|Latin name||Choerodon fasciatus|
|Local name||Harlequin Tusk|
|Family||Labridae - Choerodon|
|Origin||East Indian Ocean, Australia, Indonesia|
|Max length||30 cm (11,8")|
|Minimum volume||600 cm (158 gal)|
|Suitable for aquarium||Suitable with care|
|Reef safe||Not reef safe|
|Aggressiveness||Might be aggressive towards other species|
Small crustaceans (Krill, mysis, artemia...)
Larger crustaceans (Shrimp, crabs...)
This species eats shrimps, crayfish, crabs, small bivalves, sea urchins, snails and similar.
These fish flourish better without other members of the same species in the aquarium.
This species has a habit of rearranging rocks and sand.
Make sure rocks are placed securely on the substrate, so they cannot toppled over.
This fish requires feeding several times a day, especially when newly added.
When the fish can find its natural food in the aquarium it requires less frequent feeding.
This species needs good hiding places, for example, between live rocks.
This species revels in swimming and requires an aquarium with ample space.
This species can change gender from female to male.
When a male is needed, a female changes sex and takes on the role.
This species can be aggressive when kept together with fish that are very similar, or if they are not provided with adequate space.
This species can be very shy when first introduced into a new aquarium.
More aggressive fish can be introduced after this species has acclimatized.
Species in the genus Choerodon become quite large and require plenty of space, as they are very active and intelligent fish. Large individuals are known to spit water upwards from the tank, so site electrical instalations with care.
They can be fed with various kinds of seafood, frozen and dried foods. They should be given food several of times a day, as they are active fish.
They can be aggressive, but if one avoids introducing docile fish, or similar Wrasses afterwards, it should be fine. Large specimens will eat various crustaceans, snails, starfish and sea urchins if they are within reach. They will also move lose corals and stone about in their search for food.
Choerodon fasciatus are less likely to eat invertebrates and move stones and corals then the other species, they can -with care- be kept in a reef aquarium.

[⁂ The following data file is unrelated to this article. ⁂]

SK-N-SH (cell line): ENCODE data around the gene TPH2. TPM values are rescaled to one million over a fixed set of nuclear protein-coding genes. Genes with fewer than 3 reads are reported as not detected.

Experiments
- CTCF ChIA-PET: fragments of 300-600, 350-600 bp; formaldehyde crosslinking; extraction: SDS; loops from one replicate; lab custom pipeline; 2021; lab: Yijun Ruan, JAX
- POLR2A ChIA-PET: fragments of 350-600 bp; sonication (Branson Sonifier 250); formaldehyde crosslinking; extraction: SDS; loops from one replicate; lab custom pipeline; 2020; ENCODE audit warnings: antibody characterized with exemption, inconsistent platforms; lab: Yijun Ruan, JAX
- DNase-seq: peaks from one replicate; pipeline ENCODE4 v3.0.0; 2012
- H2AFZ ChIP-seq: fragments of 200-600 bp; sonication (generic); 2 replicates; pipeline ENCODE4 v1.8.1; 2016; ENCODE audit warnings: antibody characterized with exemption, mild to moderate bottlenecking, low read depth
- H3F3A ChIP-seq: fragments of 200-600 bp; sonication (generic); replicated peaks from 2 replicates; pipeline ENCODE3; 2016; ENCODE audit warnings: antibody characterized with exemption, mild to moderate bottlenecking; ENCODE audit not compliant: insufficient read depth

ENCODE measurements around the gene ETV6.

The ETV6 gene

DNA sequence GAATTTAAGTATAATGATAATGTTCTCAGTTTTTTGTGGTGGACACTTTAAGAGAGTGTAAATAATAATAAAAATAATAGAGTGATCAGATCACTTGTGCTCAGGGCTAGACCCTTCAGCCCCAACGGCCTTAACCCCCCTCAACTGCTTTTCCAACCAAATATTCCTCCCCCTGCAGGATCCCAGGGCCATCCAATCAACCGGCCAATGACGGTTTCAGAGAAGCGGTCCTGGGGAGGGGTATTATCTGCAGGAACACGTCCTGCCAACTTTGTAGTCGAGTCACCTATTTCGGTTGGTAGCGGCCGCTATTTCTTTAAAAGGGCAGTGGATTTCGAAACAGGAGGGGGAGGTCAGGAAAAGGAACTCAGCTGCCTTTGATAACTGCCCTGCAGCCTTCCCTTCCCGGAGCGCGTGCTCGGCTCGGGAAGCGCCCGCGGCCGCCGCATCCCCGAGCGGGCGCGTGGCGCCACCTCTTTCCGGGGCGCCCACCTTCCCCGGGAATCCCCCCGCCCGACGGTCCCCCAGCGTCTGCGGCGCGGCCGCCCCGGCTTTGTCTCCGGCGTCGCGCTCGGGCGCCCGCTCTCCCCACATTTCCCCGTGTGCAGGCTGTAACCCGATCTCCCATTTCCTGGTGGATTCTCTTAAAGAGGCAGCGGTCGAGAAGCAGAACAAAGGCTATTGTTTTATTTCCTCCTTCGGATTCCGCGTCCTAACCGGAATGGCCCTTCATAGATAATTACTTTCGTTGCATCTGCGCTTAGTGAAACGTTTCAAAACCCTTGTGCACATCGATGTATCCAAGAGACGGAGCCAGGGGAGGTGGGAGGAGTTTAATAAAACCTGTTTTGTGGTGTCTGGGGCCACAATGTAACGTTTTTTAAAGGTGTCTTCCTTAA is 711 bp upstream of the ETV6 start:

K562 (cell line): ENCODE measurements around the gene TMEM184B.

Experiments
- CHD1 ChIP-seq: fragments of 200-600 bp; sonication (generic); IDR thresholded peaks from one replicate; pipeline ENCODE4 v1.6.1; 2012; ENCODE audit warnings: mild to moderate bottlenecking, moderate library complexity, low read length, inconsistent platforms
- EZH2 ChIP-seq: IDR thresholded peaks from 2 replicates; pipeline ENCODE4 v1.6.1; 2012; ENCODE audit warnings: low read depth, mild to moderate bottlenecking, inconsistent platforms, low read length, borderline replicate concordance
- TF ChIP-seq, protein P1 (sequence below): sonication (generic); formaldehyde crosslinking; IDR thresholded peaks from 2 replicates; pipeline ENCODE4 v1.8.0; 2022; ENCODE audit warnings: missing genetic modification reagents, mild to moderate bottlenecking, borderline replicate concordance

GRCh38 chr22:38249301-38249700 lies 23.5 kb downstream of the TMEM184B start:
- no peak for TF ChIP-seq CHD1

Wrasses are nearly always seen in reef aquaria, since many of the species are both attractive and useful in battling a range of unwanted invertebrates like i.e. flatworms, pyramide snails.
These fish live of everything from zooplankton to large crustaceans, sea urchins and the like.
The needs and behaviour of Wrasses vary greatly, so it is vital to familiarize oneself with the specific species before buying one.
Bob Fenner. Wrasses called Tuskfish, the Genus Choerodon - Wet Web Media - (English)
Gregory Schiemer. 2003. Aquarium Fish: The Harlequin Tuskfish (Choerodon fasciatus) - Advanced Aquarist - (English)
Scott W. Michael. 2009. Wrasses and Parrotfishes (Reef Fishes Series Book 5) - TFH Publications / Microcosm Ltd. - (English)
"Minimum volume" indicates the size of the tank needed to house this species under optimal conditions.
This is based on a medium size animal, which you want to keep for several years.
It might be possible to keep smaller specimens for a limited period in a smaller tank. A larger tank might be needed for fully-grown specimens.
"Hardiness" indicates how resistant this species is to disease and how well i tolerates bad conditions in general.
Some species doesn't handle transportation very well, but that doesn't mean that the species isn't hardy under the right conditions.
In this case, a "normal" aquarium is a reef aquarium with mixed corals or a fish only aquarium with an approximately salinity of 1.026 (sg) and a temperature close to 26°C.
Species requiring more than a 4000-liter tank are considered not suitable for home aquarium.
Special aquariums may cover tanks with low salinity, sub-tropical temperature, deep sand bed, sea grass etc.
Always reef safe: No sources indicate that this species will harm corals or other invertebrates.
Often reef safe: Only a few aquarists has reported problems keeping this species with corals and other invertebrates.
Reef safe with caution: This species may be a threat to some types of invertebrates.
Reef safe with luck: Most specimens will harm corals and/or other invertebrates, but you might be lucky.
Not reef safe: This species is a threat to most corals and/or other invertebrates.